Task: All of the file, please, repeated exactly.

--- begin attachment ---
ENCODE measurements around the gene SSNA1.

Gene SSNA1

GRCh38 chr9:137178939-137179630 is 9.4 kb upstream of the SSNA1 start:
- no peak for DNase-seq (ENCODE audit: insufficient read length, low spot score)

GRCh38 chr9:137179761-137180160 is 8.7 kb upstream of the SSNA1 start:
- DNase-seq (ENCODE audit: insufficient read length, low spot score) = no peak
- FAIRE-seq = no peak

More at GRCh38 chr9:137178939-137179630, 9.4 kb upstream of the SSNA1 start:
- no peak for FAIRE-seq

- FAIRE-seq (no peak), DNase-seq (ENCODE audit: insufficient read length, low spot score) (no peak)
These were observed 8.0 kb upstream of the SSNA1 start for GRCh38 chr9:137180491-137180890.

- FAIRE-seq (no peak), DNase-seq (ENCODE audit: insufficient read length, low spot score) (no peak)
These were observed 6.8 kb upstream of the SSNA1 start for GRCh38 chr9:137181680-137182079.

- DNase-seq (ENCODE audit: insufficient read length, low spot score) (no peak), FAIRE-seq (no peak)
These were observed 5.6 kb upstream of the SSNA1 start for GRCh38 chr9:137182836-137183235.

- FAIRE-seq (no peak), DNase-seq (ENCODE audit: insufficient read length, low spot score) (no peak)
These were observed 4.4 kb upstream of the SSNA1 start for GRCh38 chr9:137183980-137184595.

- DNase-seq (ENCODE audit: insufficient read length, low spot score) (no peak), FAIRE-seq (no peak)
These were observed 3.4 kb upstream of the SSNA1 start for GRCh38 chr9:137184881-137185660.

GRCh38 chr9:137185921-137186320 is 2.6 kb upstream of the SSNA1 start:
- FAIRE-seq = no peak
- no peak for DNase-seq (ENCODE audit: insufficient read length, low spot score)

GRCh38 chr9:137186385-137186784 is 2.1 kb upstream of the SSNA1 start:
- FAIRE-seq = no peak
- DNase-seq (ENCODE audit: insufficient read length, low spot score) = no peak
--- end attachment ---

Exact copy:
ENCODE measurements around the gene SSNA1.

Gene SSNA1

GRCh38 chr9:137178939-137179630 is 9.4 kb upstream of the SSNA1 start:
- no peak for DNase-seq (ENCODE audit: insufficient read length, low spot score)

GRCh38 chr9:137179761-137180160 is 8.7 kb upstream of the SSNA1 start:
- DNase-seq (ENCODE audit: insufficient read length, low spot score) = no peak
- FAIRE-seq = no peak

More at GRCh38 chr9:137178939-137179630, 9.4 kb upstream of the SSNA1 start:
- no peak for FAIRE-seq

- FAIRE-seq (no peak), DNase-seq (ENCODE audit: insufficient read length, low spot score) (no peak)
These were observed 8.0 kb upstream of the SSNA1 start for GRCh38 chr9:137180491-137180890.

- FAIRE-seq (no peak), DNase-seq (ENCODE audit: insufficient read length, low spot score) (no peak)
These were observed 6.8 kb upstream of the SSNA1 start for GRCh38 chr9:137181680-137182079.

- DNase-seq (ENCODE audit: insufficient read length, low spot score) (no peak), FAIRE-seq (no peak)
These were observed 5.6 kb upstream of the SSNA1 start for GRCh38 chr9:137182836-137183235.

- FAIRE-seq (no peak), DNase-seq (ENCODE audit: insufficient read length, low spot score) (no peak)
These were observed 4.4 kb upstream of the SSNA1 start for GRCh38 chr9:137183980-137184595.

- DNase-seq (ENCODE audit: insufficient read length, low spot score) (no peak), FAIRE-seq (no peak)
These were observed 3.4 kb upstream of the SSNA1 start for GRCh38 chr9:137184881-137185660.

GRCh38 chr9:137185921-137186320 is 2.6 kb upstream of the SSNA1 start:
- FAIRE-seq = no peak
- no peak for DNase-seq (ENCODE audit: insufficient read length, low spot score)

GRCh38 chr9:137186385-137186784 is 2.1 kb upstream of the SSNA1 start:
- FAIRE-seq = no peak
- DNase-seq (ENCODE audit: insufficient read length, low spot score) = no peak